Updated from 4:05 p.m. EDT
Stocks in the U.S. struggled for most of the session Friday, and a late acceleration in the rate of selling meant another round of steep losses for the market.
Dow Jones Industrial Average
dropped 208.10 points, or 1.54%, to 13,265.47, bringing the two-day decline to 519 points. The
fell 23.71 points, or 1.60%, to 1458.95. The
tumbled 37.10 points, or 1.43%, to 2562.24.
"This was an ugly finish, and Monday morning might not be better," said Paul Nolte, director of investments with Hinsdale Associates. "The fact that we sold heavily at the end and finished on our lows shows that no one wanted to carry anything over the weekend. Instead of 'Merger Monday,' there are fears that finance issues will bring 'Break-up Monday.'"
Buyers weren't enticed by the latest report on U.S. gross domestic product, which showed that the economy grew at a 3.4% pace in the second quarter. That narrowly topped expectations for 3.2% growth. First-quarter GDP, however, was revised to 0.6% from 0.7%.
Ian Shepherdson, chief economist with High Frequency Economics, argued that "trade will continue to improve, thanks to the weak dollar and soft domestic demand, but not at this pace. The relative strength of the labor market is now even more of a mystery. Despite consumption slowing to just 1.3% from 3.7%, growth was boosted by foreign trade, which added 1.2 percentage points to growth."
Meanwhile, a near-record close for crude further exacerbated buyers' fears. The front-month September crude contract surged $2.07 to close at $77.02 a barrel, just a penny shy of its all-time closing high.
Disappointing economic readings and continuing worries about the credit market took New York stocks down during the previous session, with the Dow tumbling 311.50 points, or 2.26%, to 13,473.57. The S&P 500 dropped 35.43 points, or 2.33%, to 1482.66, and the Nasdaq surrendered 48.83 points, or 1.84%, to 2599.34.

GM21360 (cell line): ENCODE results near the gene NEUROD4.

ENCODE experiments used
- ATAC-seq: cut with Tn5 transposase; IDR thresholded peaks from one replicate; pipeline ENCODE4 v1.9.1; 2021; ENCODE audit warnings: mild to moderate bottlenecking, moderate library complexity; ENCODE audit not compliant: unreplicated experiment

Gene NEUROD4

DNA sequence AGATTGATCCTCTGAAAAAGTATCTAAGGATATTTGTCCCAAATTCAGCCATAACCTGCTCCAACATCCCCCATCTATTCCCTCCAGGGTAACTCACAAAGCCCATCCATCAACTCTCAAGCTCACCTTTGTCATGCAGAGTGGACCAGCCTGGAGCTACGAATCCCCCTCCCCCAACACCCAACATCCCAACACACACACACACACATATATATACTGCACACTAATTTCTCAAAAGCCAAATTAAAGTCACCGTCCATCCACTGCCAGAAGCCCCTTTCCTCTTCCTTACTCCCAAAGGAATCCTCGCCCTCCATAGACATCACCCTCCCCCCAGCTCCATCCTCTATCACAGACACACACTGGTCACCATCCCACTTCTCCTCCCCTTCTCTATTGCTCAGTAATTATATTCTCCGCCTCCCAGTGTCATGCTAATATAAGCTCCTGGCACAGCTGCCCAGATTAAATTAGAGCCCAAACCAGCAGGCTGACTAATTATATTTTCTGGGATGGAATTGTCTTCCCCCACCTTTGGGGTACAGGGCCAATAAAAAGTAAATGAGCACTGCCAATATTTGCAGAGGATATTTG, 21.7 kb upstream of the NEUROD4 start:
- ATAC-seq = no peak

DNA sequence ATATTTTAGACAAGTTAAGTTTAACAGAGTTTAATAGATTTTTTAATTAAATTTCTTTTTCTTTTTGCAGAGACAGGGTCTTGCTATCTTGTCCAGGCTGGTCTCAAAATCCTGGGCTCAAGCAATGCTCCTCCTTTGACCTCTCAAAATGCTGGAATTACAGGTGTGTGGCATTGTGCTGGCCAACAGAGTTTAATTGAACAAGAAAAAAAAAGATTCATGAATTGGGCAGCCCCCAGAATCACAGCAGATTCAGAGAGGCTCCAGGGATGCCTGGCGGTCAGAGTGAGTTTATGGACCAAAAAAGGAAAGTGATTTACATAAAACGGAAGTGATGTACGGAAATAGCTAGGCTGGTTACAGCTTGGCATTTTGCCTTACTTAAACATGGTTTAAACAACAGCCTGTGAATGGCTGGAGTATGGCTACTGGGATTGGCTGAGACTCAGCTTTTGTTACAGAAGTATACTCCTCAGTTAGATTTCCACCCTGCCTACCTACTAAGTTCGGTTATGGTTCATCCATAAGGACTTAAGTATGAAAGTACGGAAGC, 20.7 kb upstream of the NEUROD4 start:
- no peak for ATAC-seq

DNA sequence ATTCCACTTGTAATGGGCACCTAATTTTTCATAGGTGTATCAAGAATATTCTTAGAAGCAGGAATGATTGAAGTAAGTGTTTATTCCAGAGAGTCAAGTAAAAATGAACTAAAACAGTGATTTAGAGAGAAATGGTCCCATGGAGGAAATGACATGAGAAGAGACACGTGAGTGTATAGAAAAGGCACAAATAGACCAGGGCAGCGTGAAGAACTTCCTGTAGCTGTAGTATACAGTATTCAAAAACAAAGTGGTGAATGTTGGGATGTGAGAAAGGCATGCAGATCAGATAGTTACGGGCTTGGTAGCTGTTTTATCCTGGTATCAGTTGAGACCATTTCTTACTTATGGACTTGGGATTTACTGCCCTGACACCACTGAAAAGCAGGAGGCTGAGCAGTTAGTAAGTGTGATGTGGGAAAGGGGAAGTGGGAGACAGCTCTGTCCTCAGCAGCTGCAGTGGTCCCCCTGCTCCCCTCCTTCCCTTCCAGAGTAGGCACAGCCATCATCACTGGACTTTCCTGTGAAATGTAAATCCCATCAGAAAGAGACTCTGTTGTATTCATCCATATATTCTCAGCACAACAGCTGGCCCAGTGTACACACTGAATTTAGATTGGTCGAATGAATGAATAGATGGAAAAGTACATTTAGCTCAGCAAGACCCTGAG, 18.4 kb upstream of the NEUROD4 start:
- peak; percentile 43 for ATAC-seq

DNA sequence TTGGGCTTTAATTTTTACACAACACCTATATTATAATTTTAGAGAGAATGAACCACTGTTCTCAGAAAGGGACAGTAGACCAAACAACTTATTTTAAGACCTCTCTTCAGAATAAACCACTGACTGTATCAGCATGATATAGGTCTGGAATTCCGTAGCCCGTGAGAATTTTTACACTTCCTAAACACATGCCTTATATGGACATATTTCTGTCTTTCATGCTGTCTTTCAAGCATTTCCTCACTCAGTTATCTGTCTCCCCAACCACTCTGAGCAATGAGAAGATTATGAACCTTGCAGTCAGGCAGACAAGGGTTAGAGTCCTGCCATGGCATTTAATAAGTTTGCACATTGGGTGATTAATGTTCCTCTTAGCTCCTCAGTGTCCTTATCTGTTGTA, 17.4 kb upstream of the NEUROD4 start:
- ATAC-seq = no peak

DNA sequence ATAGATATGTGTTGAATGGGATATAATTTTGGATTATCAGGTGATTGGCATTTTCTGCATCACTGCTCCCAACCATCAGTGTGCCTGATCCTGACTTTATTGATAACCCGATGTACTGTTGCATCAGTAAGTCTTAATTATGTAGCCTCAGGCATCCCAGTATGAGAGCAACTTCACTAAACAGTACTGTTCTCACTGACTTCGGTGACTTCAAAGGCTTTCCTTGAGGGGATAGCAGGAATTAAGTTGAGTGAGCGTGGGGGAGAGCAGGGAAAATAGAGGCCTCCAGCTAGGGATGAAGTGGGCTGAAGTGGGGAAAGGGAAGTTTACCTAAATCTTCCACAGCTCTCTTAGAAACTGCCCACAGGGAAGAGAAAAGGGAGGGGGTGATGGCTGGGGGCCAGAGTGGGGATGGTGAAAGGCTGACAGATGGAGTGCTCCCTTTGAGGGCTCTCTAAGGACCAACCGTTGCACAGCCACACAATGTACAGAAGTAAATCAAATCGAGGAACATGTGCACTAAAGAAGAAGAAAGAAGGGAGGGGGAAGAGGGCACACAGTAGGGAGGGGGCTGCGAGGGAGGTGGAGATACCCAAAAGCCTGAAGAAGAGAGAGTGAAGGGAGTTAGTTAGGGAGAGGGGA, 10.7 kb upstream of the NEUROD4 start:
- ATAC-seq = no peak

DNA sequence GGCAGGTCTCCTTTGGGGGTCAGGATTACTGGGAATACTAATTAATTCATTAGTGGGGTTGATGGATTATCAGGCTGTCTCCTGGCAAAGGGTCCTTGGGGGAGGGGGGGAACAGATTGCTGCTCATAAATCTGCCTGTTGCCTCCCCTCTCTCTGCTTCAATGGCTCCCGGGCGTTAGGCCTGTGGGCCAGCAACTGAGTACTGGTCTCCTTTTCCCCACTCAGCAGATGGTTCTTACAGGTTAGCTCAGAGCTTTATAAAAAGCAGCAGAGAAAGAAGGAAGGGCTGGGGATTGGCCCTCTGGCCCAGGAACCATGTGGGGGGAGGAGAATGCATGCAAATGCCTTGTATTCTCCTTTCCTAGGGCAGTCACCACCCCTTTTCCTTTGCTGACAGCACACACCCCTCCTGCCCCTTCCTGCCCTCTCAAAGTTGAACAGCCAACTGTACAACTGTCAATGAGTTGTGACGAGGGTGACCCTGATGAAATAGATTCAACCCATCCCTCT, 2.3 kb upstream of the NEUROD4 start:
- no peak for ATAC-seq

Earlier in the day Thursday, the losses had been even worse. At one point, the Dow had a decline of more than 400 points, the S&P had fallen 50, and the Nasdaq plunged over 80.
The two-day decline resulted in the worst week for the major averages since early March. Over the five sessions, the Dow tumbled 4.2%, the S&P 500 slid 4.9%, and the Nasdaq gave back 4.7%.
New York Stock Exchange
4.89 billion shares changed hands, as decliners topped advancers by a 2-to-1 margin. Volume on the Nasdaq reached 2.75 billion shares, with losers outpacing winners 7 to 3.
Markets overseas also lost value. Overnight, Tokyo's Nikkei fell 2.4%, and Hong Kong's Hang Seng declined 2.8%. London's FTSE dropped 0.6%, and Frankfurt's DAX was off 0.8%.
Elsewhere on the economic docket, the University of Michigan said its consumer sentiment index for July was revised to a reading of 90.4, up from June's revised 85.3. The latest reading, however, was below forecasts of 91.5.
Treasury prices rose for a second-straight session, as investors moved into so-called safe havens. The 10-year note was up 1/32 in price, yielding 4.78%, and the 30-year bond was higher by 3/32, yielding 4.94%.
Following the close of the previous session, biotech giant
said its second-quarter adjusted earnings expectations surpassed Wall Street's estimates. The new day brought more quarterly reports, among them
, which topped estimates and lifted its full-year projections.
posted second-quarter results that topped the Thomson First Call forecast, but the stock shed $2.26, or 2.6%, to end the day at $85.20.
Away from earnings,
said it will buy medical-device maker
in a $3.27 billion deal. Medtronic was off by 11 cents, or 0.2%, at $50.81. Kyphon surged 24.2% to $66.65.
Also, antitrust regulators in Europe are reportedly accusing
of unfair competition against its main microprocessor rival
Advanced Micro Devices
and could take action against the company.